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‘My Matriarchs and Patriarchs Worked Hard to Purchase This Land’: Black Family Wins Battle Against Suburban Atlanta County to Keep Ancestral Property Known as ‘The Promised Land’

A Black family in Snellville, Georgia, won a battle to keep Gwinnett County from seizing their land via eminent domain following an uproar from the community. Doretha Livsey, wife of the family patriarch, said the family received a letter on April 20 notifying her of the decision.

Livsey’s father-in-law Robert Livsey bought 100 acres of the suburban Atlanta property during the 1920s. The land includes Lake Sheryl and once was part of a 1,000-acre 19th century plantation that was known as “The Promised Land.”

The Livsey family
The Livsey family won efforts to save their home from seizure by Gwinnett County by eminent domain. (Photo: Atlanta News First screenshot / YouTube)

“People everywhere…They come here to The Promised Land,” said Livsey. “My matriarchs and patriarchs worked hard to purchase this land.” 

Livsey said her husband, Thomas Livsey, built several small businesses and homes on the property in 1960. The former plantation that enslaved his ancestors was turned into a community for African-Americans.

The family was shocked when Gwinnett County officials sent Mr. Livsey a letter earlier this month informing him that the county would seize two pieces of property from the family after he’d already sold the county 1.5 acres of the land in 2016, including the Maguire-Livsey House, or the “Big House,” The Atlanta Journal-Constitution reported.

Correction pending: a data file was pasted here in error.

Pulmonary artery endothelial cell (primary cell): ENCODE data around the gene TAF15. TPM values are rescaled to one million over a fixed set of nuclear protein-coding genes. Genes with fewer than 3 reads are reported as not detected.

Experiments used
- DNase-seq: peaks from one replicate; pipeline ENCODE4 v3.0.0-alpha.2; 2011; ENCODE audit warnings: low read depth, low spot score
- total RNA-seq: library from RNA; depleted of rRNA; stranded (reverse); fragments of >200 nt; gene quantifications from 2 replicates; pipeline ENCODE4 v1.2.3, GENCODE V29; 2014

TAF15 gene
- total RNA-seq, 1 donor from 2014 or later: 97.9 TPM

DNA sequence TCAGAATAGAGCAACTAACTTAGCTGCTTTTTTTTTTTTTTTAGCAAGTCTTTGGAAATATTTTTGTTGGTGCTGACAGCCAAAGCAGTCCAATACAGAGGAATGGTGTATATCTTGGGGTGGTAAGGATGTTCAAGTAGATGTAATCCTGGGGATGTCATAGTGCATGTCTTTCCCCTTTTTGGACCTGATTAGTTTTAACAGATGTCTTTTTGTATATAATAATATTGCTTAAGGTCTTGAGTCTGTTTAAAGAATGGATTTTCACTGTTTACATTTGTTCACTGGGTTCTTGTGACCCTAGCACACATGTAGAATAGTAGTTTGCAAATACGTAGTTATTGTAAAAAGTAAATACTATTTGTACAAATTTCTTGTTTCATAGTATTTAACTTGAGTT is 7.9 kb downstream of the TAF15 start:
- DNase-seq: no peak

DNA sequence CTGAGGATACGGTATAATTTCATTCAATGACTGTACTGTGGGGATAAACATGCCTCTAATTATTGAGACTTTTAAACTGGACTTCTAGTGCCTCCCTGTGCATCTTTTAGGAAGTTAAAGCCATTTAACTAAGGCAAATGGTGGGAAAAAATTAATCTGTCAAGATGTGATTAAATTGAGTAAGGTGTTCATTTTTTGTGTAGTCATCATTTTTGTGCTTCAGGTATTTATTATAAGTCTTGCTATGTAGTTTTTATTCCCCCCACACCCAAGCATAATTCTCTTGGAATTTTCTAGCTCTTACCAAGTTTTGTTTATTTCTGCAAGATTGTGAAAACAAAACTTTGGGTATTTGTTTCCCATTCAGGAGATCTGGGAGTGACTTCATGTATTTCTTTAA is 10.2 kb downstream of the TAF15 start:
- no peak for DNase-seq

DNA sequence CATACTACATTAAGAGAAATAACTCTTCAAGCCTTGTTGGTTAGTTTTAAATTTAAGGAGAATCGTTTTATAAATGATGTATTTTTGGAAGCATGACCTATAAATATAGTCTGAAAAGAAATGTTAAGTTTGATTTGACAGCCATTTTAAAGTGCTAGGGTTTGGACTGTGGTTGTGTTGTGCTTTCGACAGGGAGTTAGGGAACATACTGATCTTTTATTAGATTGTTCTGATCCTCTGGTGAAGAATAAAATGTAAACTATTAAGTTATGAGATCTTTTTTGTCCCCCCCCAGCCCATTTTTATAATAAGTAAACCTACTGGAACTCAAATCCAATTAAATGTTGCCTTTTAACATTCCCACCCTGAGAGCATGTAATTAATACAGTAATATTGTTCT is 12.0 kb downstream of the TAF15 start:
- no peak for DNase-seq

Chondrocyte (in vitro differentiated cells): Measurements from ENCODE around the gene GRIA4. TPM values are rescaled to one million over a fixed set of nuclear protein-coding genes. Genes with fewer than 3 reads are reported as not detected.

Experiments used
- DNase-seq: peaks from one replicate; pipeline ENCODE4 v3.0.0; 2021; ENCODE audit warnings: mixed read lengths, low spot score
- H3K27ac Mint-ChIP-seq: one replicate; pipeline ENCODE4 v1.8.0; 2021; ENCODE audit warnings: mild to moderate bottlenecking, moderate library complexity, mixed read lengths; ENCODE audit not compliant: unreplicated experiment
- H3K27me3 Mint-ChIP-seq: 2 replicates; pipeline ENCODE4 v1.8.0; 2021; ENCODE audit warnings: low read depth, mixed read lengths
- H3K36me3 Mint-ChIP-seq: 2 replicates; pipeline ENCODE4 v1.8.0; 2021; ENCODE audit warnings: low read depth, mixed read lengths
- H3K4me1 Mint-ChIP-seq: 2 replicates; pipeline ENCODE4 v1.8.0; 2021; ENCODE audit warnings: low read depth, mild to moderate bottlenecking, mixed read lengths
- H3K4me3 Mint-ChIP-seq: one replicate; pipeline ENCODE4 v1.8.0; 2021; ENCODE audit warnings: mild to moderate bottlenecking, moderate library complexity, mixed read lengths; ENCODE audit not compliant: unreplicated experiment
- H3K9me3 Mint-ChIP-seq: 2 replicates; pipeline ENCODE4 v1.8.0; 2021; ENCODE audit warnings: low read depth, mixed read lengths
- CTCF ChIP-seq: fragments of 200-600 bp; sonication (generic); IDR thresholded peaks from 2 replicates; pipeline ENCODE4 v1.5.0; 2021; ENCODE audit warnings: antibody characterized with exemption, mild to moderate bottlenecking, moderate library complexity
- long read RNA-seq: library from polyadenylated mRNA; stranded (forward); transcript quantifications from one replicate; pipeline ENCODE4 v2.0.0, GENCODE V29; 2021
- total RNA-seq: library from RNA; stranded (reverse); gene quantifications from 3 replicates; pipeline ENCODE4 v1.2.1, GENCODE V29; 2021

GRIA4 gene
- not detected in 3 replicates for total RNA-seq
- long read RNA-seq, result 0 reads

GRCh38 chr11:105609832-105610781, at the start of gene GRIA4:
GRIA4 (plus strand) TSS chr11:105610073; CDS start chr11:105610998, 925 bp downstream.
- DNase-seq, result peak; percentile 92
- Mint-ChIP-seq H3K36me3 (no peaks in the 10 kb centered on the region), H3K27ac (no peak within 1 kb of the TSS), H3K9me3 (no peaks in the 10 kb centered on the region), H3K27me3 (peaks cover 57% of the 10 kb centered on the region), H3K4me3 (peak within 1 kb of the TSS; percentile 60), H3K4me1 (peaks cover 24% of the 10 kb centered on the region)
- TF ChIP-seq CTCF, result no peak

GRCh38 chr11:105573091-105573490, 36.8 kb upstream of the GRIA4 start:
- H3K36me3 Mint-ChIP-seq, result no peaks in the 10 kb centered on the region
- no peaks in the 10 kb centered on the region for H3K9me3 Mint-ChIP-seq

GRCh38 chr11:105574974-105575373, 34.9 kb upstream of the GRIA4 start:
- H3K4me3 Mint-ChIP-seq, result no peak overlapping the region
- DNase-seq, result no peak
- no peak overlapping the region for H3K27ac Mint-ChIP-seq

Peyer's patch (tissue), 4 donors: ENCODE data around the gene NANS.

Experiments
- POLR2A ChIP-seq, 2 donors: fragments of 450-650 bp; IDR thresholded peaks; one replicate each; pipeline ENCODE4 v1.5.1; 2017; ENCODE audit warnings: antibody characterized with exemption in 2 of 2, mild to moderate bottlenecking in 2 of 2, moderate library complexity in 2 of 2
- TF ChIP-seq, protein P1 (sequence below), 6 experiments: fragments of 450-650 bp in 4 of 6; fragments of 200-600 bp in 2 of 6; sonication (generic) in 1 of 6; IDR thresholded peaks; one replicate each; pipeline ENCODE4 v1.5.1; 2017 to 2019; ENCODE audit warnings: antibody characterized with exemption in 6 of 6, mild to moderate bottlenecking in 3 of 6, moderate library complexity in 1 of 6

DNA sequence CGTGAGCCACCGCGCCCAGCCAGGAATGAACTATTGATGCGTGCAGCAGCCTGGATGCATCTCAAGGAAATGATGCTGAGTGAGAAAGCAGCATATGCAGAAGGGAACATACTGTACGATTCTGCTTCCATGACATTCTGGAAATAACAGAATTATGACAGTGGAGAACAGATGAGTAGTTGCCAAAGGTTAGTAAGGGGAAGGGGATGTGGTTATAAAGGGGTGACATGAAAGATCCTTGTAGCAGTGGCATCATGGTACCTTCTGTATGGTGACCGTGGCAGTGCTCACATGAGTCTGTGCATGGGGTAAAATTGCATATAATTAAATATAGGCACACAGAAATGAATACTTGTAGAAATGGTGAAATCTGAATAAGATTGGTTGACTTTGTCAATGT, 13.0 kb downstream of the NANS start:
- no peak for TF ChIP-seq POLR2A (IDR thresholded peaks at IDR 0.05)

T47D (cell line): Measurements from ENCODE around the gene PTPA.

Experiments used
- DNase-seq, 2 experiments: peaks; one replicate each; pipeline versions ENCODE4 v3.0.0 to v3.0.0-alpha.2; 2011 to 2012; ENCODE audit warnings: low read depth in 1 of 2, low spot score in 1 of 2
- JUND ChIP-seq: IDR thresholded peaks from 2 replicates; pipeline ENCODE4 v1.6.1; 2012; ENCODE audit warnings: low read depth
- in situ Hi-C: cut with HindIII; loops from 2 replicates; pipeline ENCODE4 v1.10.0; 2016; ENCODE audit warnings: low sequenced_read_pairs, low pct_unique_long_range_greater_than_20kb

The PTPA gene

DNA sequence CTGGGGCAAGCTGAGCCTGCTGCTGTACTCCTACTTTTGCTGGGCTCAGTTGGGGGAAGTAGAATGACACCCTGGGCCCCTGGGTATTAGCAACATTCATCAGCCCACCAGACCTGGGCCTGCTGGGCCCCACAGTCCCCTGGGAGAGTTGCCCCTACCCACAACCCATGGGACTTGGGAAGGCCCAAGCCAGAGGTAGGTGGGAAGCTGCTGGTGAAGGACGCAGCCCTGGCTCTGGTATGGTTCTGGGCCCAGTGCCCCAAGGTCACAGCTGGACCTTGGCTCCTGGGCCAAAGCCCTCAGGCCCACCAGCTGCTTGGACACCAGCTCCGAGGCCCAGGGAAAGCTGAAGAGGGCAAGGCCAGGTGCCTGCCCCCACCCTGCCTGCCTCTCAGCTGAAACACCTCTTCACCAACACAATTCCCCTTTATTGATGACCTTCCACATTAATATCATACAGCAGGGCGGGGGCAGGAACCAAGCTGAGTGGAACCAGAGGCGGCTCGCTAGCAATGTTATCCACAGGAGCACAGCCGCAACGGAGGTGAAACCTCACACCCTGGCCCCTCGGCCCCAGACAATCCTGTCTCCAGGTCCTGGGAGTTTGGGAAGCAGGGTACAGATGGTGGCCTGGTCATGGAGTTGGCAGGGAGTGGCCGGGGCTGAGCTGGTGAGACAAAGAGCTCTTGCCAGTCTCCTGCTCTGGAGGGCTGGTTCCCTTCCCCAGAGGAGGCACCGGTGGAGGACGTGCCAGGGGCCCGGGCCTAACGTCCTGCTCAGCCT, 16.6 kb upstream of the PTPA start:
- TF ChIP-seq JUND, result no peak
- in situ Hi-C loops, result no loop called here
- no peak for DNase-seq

The county reportedly said they planned to pay the family $700,000 for the properties to expand the museum and historical park already planned with the land previously sold to the county, complete with recreated slave housing and an antebellum look on the property. The couple currently lives across from the properties the county wanted to seize.

At the time, Mrs. Livey said she had no intention of selling more of her family’s land.

“We do not intend to sell,” said Doretha Livsey. “We have plans for the future, but the main thing is right now to hold onto our land and not to let anyone take it.”

One family member said she was concerned that the county had yet do anything with the property they already bought.

“Nothing has been done, so my faith is not with the county,” said Jennifer Moody. “The county hasn’t done anything since it was purchased. It’s been sitting. To me, nothing has happened. What makes them think that we’re going to trust them with this if they haven’t done anything there?”

Gwinnett County NAACP President Penny Poole told reporters at a news conference last week that the county was trying to erase the Livseys in the same way they had numerous Black families in the past

“Right now Black people are being erased from Gwinnett County,” Poole said.

Alexis Livsey is Mrs. Livsey’s granddaughter and said it would be impossible to put a price tag on the land. She lives with her children on one of the properties the county tried to take via eminent domain.

“We’re going to step up, we’re going to speak up and we’re going to speak out and show out and speak up for our land,” she said . “We’re not just going to let somebody take it from us.”This is our life, this is our livelihood, this is our family. This is more than money. You can’t ever put a price on love and family and history. It’s deeper than that. Way deeper than that.”

After receiving a letter from Gwinnett County advising the Livseys that they were no longer exercising eminent domain and “No further actions will be taken in this regard,” Mrs. Livsey said she was happy her family was “victorious.”

“We won out. We won out,” she said. “I’m happy to say we were victorious. I was ready to fight for it, OK.”

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